What does the World Drug Report 2022 say about trends for Latin America and the Caribbean?

As every year, the United Nations Office on Drugs and Crime (UNODC) published the World Drug Report 2022. The UNODC-INEGI Center of Excellence in Statistical Information on Government, Crime, Victimization and Justice organized a webinar to present the report in Latin America and the Caribbean, in which Representatives of the region and the Chief of Research and Trend Analysis highlighted the main findings for the Americas. The webinar had almost 600 attendees and was moderated by Raúl Martín del Campo, from the National Institute of Psychiatry of Mexico.

Firstly, Sylvie Bertrand, Representative of the UNODC Regional Office for Central America and the Caribbean, mentioned disparities between women and men regarding drug use and treatment, gender specific vulnerabilities and the gender treatment gap. According to the report, women present higher rate use of non-medical use of sedatives and tranquilizers.

Antonino De Leo, Representative of the UNODC Office for Peru and Ecuador, highlighted the record level of cocaine manufacturing and the increase in its consumption. Although the area under coca bush cultivation remained stable, the cocaine production grew 11% between 2019 and 2020 reaching the historical record of 1,982 tons in 2020. Maritime trafficking is growing and nearly 90% of cocaine seized globally in 2021 was trafficked in containers and/or by sea. Major trafficking routes continue to flow from the Andes into North America and Europe, but data suggest that trafficking is also increasing levels to other regions like Africa and Asia.

Elena Abbati, Representative of UNODC Office of Brazil, presented the findings about the relationship between drugs and conflict. Data show that conflicts can interrupt and displace drug trafficking routes as was with the Balkans and more recently with Ukraine. The interrelationships between the fragility of the rule of law and conflict situations can offer opportunities for illicit drug trafficking.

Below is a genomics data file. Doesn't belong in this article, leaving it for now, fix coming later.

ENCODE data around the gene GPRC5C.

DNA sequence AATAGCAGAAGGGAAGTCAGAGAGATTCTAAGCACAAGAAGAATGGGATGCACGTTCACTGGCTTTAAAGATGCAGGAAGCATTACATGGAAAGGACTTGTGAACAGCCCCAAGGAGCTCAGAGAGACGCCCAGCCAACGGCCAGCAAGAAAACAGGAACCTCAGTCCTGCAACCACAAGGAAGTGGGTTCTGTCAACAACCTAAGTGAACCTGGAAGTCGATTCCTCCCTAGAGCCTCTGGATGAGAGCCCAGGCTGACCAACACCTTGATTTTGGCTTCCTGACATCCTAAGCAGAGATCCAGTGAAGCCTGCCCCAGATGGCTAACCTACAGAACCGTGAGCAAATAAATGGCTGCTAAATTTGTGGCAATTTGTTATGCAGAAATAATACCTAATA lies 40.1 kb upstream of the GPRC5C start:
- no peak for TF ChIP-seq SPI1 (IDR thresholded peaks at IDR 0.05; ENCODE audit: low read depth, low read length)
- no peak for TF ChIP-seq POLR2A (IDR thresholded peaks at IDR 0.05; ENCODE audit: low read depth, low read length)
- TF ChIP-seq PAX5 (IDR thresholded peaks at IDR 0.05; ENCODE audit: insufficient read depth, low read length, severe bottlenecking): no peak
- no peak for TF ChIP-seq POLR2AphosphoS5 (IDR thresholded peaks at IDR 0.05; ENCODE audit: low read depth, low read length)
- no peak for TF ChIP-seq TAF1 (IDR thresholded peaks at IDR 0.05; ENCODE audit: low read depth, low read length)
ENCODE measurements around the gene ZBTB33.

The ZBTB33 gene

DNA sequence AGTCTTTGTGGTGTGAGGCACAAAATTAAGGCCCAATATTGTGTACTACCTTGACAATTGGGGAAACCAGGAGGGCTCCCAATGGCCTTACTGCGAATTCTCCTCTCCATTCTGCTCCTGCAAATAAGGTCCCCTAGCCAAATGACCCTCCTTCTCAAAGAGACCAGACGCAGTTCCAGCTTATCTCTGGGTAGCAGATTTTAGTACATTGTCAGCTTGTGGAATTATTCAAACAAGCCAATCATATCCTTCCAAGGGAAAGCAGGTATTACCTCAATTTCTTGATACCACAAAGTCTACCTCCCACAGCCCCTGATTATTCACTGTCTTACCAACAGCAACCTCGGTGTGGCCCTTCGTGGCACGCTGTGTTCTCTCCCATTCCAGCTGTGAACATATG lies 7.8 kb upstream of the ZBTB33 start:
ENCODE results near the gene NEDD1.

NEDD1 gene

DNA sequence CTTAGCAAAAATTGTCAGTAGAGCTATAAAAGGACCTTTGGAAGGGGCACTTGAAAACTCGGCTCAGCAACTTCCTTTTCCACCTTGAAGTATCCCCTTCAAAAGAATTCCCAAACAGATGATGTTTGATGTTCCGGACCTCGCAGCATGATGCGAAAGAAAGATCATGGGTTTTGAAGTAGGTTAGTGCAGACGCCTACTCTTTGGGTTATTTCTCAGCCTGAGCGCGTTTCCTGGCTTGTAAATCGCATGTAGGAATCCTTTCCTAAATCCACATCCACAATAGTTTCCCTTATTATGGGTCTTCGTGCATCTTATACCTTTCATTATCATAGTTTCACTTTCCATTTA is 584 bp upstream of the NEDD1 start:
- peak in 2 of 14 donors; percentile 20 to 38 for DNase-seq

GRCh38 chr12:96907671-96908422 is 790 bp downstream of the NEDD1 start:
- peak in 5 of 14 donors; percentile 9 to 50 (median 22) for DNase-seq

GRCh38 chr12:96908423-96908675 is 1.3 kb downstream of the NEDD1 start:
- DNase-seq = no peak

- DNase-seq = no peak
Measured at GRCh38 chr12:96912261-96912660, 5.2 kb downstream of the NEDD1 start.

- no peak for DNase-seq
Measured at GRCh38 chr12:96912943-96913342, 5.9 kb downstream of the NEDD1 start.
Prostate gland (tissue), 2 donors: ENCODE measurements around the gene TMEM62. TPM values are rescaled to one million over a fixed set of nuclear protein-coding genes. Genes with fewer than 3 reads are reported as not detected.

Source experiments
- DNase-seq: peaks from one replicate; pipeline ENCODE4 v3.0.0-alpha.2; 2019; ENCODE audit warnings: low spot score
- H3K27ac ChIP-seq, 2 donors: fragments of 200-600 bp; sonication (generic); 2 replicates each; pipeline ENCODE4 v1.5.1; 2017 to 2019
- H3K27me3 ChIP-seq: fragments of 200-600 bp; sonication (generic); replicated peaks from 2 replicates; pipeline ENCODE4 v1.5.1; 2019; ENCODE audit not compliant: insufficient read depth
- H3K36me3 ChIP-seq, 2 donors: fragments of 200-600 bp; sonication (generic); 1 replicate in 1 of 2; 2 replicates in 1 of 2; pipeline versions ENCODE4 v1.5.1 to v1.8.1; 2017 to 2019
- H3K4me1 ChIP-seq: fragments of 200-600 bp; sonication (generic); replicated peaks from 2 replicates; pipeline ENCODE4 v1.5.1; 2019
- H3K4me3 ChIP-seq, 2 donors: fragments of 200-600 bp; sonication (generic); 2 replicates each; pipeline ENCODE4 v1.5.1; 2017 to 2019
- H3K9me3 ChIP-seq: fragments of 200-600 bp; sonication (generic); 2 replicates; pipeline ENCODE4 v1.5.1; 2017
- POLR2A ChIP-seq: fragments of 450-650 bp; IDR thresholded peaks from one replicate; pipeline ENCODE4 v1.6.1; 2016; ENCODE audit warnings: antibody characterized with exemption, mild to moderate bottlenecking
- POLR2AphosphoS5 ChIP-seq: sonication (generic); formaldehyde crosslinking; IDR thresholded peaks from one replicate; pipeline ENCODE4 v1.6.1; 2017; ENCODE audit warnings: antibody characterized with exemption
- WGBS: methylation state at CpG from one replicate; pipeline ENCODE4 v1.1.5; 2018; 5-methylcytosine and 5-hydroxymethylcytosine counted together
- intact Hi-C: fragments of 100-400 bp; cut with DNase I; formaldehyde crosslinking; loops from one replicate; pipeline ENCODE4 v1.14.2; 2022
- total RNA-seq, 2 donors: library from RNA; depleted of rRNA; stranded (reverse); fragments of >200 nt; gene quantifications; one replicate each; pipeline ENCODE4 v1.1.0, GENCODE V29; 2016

Stacy de la Torre, Programme Coordinator from UNODC México, shared findings about amphetamine-type stimulants (ATS) markets, highlighting methamphetamine case in Mexico, where the number of persons in treatment due to methamphetamine increased 218% between 2013 and 2020. Mexico is the only country in the world where methamphetamine consumption is the main cause of treatments.

Candice Welsch, Representative of the UNODC Regional Office for Andean Countries and Southern Cone shared the novel contributions on the impact of illicit drugs on the environment. The analytical framework for drugs and the environment considers drug use and drug supply as well as the responses to the drug problem in five areas: deforestation, air pollution, energy consumption, soil pollution and depletion and, water pollution and depletion.

To finish, Angela Me, Chief of the UNODC Research and Analysis Trend Branch, remarked the importance of differentiation among decriminalization, legalization and depenalization. It is still not possible to know if the effects are caused by legalization, but where cannabis was legalized data show increase of consumption and decrease of risk perception, particularly more daily consumption but not monthly and annual. Despite the cannabis legalization, there is a parallel illegal market of cannabis.

The World Drug Report 2022 is available in the following link: https://bit.ly/3xXrjlN

This Webinar is available at the UNODC You Tube Channel in the following link: https://www.youtube.com/watch?v=_Fhoyc437wU